While we know November was an amazing month for markets and the world on the heels of the Pfizer and Moderna vaccine news, what has really surprised me is the behavior of long term interest rates that instead lived on its own island. The 30 yr bond yield (the maturity I like most right now for market messaging) started November at 1.66% and closed it at 1.57%. The 10 yr yield went from .88% to .84%. Now REAL rates did fall as inflation expectations rose in the month, as they should have with the CRB commodity index up 10.5%. Is the action saying the Fed is going to extend their maturity purchases in their QE5 program (to further goose the housing market? why?), is it focused on just the short term drag in the coming months from the Covid flare up? Is it not confident that even with a vaccine, economic growth will still take a while to heal? I’m not sure but surprised by the bond response. The 10 yr yield jumped 10 bps on the day of the Pfizer news to .92%, peaked at .98% two days later and gave it right back. The 30 yr yield did the same. I still think 2021 will be a world of hurt for long duration fixed income as the vaccine rollout picks up steam but the action this month definitely was a surprise.
5 yr 5 yr US inflation swap, highest since May 2019 at 2.23%
With respect to the S&P futures, it got as high as 3668 on November 9th when Pfizer released its efficacy news so that’s obviously the level to watch here.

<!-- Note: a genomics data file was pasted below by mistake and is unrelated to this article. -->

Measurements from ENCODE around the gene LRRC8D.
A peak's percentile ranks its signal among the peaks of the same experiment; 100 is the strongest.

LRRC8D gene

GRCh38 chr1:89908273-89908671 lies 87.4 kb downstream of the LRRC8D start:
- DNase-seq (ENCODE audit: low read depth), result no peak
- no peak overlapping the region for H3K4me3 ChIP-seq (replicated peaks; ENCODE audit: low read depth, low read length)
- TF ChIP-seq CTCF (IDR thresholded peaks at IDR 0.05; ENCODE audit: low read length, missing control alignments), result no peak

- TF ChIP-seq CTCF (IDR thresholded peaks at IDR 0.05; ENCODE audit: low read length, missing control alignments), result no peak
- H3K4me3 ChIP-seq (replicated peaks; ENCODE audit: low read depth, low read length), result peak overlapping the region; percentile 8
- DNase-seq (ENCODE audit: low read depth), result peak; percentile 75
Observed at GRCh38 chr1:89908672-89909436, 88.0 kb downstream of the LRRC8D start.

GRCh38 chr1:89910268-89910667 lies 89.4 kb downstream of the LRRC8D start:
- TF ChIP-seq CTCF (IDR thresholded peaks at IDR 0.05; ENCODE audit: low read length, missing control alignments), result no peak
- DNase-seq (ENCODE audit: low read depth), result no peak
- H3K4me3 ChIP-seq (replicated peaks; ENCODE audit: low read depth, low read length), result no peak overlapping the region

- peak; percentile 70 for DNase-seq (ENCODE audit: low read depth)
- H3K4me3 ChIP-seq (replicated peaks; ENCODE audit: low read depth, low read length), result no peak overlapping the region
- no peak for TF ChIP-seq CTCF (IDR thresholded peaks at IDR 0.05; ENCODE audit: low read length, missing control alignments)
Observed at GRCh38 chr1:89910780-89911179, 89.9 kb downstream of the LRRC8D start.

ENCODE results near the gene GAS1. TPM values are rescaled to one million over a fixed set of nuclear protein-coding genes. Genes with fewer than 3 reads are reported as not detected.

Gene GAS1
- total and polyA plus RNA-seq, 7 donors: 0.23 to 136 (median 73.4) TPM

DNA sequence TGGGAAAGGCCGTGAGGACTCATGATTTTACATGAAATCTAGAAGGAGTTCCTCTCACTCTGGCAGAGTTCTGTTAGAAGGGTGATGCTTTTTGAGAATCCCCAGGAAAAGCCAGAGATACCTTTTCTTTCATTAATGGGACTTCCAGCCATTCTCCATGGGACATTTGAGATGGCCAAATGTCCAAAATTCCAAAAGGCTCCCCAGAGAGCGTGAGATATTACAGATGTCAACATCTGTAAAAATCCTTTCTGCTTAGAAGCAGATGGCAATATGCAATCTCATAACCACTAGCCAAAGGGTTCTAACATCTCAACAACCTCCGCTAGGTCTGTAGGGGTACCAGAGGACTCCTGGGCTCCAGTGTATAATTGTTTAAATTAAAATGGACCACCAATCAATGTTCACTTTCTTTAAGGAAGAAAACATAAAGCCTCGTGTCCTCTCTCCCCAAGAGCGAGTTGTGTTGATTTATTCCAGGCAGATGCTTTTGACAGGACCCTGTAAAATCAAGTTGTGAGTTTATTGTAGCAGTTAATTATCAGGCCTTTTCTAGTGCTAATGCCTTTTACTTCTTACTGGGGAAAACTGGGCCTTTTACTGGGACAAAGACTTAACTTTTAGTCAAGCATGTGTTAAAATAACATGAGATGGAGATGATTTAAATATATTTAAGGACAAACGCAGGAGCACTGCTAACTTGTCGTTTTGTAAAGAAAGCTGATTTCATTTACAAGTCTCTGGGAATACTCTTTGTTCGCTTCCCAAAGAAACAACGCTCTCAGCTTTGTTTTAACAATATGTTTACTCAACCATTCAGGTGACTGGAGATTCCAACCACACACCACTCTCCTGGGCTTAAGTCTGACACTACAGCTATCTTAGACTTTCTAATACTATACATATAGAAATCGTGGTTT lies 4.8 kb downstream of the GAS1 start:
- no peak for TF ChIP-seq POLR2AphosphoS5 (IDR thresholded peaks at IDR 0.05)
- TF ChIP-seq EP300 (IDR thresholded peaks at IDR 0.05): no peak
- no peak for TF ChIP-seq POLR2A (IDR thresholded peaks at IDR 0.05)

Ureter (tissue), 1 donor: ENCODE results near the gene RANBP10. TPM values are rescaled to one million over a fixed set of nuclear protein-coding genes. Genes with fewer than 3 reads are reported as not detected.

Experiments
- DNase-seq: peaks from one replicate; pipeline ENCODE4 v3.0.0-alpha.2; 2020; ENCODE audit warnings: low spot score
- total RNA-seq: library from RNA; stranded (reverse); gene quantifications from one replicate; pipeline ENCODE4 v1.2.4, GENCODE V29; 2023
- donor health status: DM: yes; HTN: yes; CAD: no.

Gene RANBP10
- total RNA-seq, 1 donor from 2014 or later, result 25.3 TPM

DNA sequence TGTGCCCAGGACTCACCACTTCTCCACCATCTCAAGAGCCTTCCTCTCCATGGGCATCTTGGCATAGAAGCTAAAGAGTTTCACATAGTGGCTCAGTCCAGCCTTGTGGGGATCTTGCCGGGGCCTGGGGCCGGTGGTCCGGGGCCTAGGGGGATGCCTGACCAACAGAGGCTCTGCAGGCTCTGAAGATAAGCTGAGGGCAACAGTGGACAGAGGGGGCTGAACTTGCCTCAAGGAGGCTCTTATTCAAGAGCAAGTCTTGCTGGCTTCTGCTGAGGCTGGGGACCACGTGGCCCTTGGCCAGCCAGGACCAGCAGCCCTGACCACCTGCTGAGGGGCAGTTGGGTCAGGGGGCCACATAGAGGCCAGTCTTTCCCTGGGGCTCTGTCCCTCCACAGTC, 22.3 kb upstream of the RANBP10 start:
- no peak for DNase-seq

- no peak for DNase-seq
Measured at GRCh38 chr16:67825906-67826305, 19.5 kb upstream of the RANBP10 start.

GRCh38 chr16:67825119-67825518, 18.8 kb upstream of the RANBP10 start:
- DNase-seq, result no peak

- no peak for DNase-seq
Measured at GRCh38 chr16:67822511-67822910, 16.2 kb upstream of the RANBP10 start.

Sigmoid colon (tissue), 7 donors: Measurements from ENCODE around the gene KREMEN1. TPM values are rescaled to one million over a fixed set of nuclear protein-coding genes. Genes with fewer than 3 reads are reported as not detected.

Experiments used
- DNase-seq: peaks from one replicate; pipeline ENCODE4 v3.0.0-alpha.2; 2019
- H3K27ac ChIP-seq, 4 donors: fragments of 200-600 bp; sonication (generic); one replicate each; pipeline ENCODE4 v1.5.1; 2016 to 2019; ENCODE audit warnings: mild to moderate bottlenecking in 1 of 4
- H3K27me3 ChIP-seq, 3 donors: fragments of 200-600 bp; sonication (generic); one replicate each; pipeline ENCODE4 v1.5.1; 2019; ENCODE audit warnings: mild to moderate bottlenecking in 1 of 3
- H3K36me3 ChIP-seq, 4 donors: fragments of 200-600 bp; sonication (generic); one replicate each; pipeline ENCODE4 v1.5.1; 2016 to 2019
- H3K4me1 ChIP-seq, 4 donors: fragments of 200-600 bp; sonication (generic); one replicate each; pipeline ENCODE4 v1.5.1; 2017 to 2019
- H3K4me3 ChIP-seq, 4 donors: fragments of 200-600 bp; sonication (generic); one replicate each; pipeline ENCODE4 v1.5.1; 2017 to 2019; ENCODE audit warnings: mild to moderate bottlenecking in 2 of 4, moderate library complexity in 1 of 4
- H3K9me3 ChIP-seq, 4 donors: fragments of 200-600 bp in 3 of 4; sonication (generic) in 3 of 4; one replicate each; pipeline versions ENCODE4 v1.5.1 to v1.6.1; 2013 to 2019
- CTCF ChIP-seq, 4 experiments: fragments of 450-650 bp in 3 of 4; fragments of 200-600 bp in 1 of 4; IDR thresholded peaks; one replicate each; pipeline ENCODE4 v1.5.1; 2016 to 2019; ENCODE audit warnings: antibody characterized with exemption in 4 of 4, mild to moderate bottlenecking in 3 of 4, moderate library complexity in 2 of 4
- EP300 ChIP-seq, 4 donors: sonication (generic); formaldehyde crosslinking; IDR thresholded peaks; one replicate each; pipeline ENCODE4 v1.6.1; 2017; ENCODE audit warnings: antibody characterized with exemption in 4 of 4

China’s private sector weighted November manufacturing PMI rose 1.3 pts m/o/m to 54.9 and that was above the estimate of 53.5. Caixin said “the economy increasingly returned to normality as fallout from the domestic Covid-19 epidemic faded. Both demand and supply accelerated as the subindexes for total new orders and output reached 10 yr highs. Overseas demand improved substantially as the measure for new export orders stayed in expansionary territory for the 4th month in a row, rising from the previous month.” Just as we saw in the US though, “There are clear signs that manufacturers were adding to their inventories.” Also, all this growth came with rising cost increases. “Inflationary pressures grew as prices rose at a faster pace.”
Finally, I do want to highlight this quote from the press release because it is something that every central bank will face in 2021, “deciding how to gradually withdraw the easing policies launched during the epidemic will require careful planning as uncertainties still exist inside and outside China.” The Shanghai comp closed up 1.8% and the H share index by 1% in response. Also, the yuan is higher, as are all currencies again vs the dollar. Copper is up by 1.4% and back to yesterday’s intraday high.
Here are the other Asian manufacturing PMI’s: Australia revised to 55.8 from 56.1 initially but up from 54.2 in October. South Korea 52.9 vs 51.2, Taiwan 56.9 vs 55.1, Japan 49 vs 48.7, Thailand 50.4 vs 50.8, Philippines 49.9 vs 48.5, Indonesia 50.6 vs 47.8, Vietnam 49.9 vs 51.8, Malaysia 48.4 vs 48.5 and India 56.3 vs 58.9.